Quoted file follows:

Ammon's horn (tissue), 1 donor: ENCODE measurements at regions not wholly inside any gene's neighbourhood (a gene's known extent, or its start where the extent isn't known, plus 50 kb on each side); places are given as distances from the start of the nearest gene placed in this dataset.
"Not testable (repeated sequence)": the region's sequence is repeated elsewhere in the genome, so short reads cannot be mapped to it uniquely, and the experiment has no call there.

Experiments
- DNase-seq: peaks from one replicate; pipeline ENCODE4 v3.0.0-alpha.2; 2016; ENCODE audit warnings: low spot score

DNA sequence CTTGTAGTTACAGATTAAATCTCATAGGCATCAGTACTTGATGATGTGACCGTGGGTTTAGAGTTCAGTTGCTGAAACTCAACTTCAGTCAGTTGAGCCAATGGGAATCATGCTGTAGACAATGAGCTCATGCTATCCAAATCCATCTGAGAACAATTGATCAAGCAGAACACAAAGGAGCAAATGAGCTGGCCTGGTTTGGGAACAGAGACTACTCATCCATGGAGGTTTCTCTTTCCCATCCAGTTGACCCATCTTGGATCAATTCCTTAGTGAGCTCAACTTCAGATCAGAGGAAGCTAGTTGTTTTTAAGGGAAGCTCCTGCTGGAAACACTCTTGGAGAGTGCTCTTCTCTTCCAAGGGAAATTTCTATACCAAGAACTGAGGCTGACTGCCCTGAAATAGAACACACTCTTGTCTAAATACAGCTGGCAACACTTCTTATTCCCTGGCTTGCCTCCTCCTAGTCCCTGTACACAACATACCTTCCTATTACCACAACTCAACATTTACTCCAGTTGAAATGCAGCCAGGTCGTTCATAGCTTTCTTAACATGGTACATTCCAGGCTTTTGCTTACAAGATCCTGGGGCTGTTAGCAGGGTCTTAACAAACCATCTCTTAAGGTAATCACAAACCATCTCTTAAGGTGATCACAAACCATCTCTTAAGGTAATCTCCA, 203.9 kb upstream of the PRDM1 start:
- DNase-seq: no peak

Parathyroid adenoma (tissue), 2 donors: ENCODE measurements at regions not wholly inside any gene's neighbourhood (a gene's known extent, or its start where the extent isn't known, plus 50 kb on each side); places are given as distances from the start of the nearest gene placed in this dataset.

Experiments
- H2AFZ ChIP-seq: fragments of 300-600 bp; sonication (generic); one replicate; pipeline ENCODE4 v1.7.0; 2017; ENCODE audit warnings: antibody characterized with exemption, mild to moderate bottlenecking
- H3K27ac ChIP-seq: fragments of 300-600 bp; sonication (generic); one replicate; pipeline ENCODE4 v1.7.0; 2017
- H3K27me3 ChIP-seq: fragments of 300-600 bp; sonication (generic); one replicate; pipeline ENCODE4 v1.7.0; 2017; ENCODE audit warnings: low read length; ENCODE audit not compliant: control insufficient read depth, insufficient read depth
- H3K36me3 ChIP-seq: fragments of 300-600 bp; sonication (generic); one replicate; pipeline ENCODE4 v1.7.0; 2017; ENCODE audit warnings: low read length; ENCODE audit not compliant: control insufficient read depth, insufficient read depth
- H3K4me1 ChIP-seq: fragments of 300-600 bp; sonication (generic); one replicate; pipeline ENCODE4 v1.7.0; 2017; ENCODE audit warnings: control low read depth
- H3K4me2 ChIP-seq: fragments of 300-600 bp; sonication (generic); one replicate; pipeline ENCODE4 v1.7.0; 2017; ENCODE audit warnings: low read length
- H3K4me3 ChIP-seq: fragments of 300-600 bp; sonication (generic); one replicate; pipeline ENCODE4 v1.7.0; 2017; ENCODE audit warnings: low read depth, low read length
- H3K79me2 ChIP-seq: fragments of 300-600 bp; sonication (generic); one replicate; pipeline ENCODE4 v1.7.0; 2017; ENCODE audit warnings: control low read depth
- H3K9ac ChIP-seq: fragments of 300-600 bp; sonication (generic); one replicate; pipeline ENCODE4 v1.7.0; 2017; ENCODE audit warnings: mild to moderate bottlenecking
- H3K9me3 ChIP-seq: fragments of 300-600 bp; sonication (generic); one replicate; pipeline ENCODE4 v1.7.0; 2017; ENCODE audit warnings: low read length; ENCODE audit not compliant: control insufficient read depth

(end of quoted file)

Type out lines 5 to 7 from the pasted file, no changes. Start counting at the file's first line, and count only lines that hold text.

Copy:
DNA sequence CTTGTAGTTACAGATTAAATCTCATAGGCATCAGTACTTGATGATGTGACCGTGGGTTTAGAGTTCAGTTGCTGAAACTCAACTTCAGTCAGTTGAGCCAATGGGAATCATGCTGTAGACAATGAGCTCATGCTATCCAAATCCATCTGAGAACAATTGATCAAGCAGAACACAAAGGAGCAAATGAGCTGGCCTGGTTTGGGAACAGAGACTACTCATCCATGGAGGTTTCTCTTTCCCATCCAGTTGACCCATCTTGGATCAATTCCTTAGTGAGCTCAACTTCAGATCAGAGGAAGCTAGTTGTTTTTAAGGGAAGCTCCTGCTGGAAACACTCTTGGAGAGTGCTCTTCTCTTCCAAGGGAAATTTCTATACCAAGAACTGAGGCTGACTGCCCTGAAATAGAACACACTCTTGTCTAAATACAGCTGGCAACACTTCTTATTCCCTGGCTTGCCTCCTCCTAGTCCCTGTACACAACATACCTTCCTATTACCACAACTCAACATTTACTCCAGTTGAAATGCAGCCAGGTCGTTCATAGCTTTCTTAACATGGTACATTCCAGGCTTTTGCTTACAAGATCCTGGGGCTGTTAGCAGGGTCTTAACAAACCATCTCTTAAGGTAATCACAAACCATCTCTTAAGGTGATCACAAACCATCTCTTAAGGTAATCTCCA, 203.9 kb upstream of the PRDM1 start:
- DNase-seq: no peak

Parathyroid adenoma (tissue), 2 donors: ENCODE measurements at regions not wholly inside any gene's neighbourhood (a gene's known extent, or its start where the extent isn't known, plus 50 kb on each side); places are given as distances from the start of the nearest gene placed in this dataset.